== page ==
Yesterday faintheart and I went to the Pacific Science Center to celebrate the new year. It is something we used to do as a family a long long time ago, either my mom and the three of us kids, or sometimes my dad as well. We would get on the ferry from Bremerton to Seattle, take the ride-free bus up to 5th & Pine, get on the Monorail, go to Seattle Center, eat lunch in the Center House (nee Food Court/Armory/whatever) then walk over to the Science Center and spend the day at the exhibits. I used to especially like the probability machine, but I didn't see it yesterday. I am guessing it isn't there anymore. It used to be out on the plaza and if we didn't eat at the Food Circus (another name) we would often bring sandwiches and eat on the plaza at the center. It was usually cold, but sometimes they would have tents with heaters. I liked to sit by the probability machine and watch it. It was like a giant pachinko grid, and it had slots all along the bottom, and plastic balls would pour into the top of the grid then bounce down and distribute themselves into the slots. Which would, of course, form the classic Normal Curve. When all the balls had been run thru the machine and the curve was full, a bell would ring and the bottom of the slots would open, draining the balls out into the holding bin and emptying the machine. Then the little conveyer belt would start over again, lifting balls up from the reservoir/bin and dropping them into the top of the grid. This fascinated me and amazed me and I loved to watch the whole cycle. I can't remember how long it took, but it must have been an hour or so, since we did not always see it reach the end of the cycle while we were sitting there, but my remembered childhood time-sense isn't that great, and half an hour for lunch would have seemed as much as forever. It was interesting to see what had changed and what had not. They still do a fantastic job of making the exhibits understandable and interesting for adults and children both.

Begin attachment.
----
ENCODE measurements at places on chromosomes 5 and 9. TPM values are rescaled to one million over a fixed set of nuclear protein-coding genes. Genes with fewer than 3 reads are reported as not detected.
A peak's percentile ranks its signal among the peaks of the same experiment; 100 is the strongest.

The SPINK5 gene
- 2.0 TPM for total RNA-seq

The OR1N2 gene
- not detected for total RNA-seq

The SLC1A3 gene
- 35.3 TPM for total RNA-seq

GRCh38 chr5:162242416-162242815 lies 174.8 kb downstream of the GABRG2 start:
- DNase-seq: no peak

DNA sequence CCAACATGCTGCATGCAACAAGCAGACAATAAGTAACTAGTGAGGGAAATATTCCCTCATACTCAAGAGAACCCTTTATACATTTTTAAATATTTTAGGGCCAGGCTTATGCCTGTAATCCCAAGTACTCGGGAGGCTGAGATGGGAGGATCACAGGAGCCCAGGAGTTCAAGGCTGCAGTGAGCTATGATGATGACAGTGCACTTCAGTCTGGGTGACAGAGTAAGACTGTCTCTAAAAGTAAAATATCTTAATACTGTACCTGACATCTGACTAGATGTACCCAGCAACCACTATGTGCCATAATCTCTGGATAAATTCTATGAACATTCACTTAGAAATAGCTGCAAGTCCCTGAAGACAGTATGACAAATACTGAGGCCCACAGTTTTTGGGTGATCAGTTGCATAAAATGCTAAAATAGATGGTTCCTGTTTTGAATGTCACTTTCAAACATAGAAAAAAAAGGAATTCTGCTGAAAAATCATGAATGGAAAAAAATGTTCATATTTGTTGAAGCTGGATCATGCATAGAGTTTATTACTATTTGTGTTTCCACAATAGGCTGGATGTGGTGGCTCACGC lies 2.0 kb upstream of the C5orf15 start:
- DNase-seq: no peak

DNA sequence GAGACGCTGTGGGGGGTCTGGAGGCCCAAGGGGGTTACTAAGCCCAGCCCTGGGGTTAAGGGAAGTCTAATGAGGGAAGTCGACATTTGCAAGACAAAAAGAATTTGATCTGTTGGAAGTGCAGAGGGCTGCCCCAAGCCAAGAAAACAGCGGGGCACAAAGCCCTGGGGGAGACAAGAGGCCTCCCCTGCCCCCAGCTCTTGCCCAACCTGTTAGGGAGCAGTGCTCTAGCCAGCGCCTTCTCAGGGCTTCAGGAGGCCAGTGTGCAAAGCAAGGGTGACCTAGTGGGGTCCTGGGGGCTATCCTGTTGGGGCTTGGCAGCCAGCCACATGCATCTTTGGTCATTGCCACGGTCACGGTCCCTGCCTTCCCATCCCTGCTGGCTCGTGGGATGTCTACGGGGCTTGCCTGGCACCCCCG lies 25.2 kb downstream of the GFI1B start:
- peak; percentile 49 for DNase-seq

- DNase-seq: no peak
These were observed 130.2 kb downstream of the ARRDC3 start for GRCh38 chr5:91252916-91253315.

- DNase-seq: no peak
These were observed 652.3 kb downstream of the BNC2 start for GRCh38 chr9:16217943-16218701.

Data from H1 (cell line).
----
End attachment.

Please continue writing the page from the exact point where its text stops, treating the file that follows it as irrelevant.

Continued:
Something 'new' - to wit, installed since I became an adult, though it's been there for a number of years now - is the Tropical Butterfly House. It is really elegant, with lots of wonderfully fragrant flowering plants as well as the butterflies, who are amazingly inured to people. They have sort of an airlock-type entry and exit system, in fact, because the creatures will land on hats or shoulders and seem quite content to ride around, even to the extent of being accidentally carried off. For Glitchen, there were these gorgeous blue ones called Morpho Peleides. No milkers that I noticed, though. I refrained from trying to offer massages, as there were numerous signs requesting us not to touch.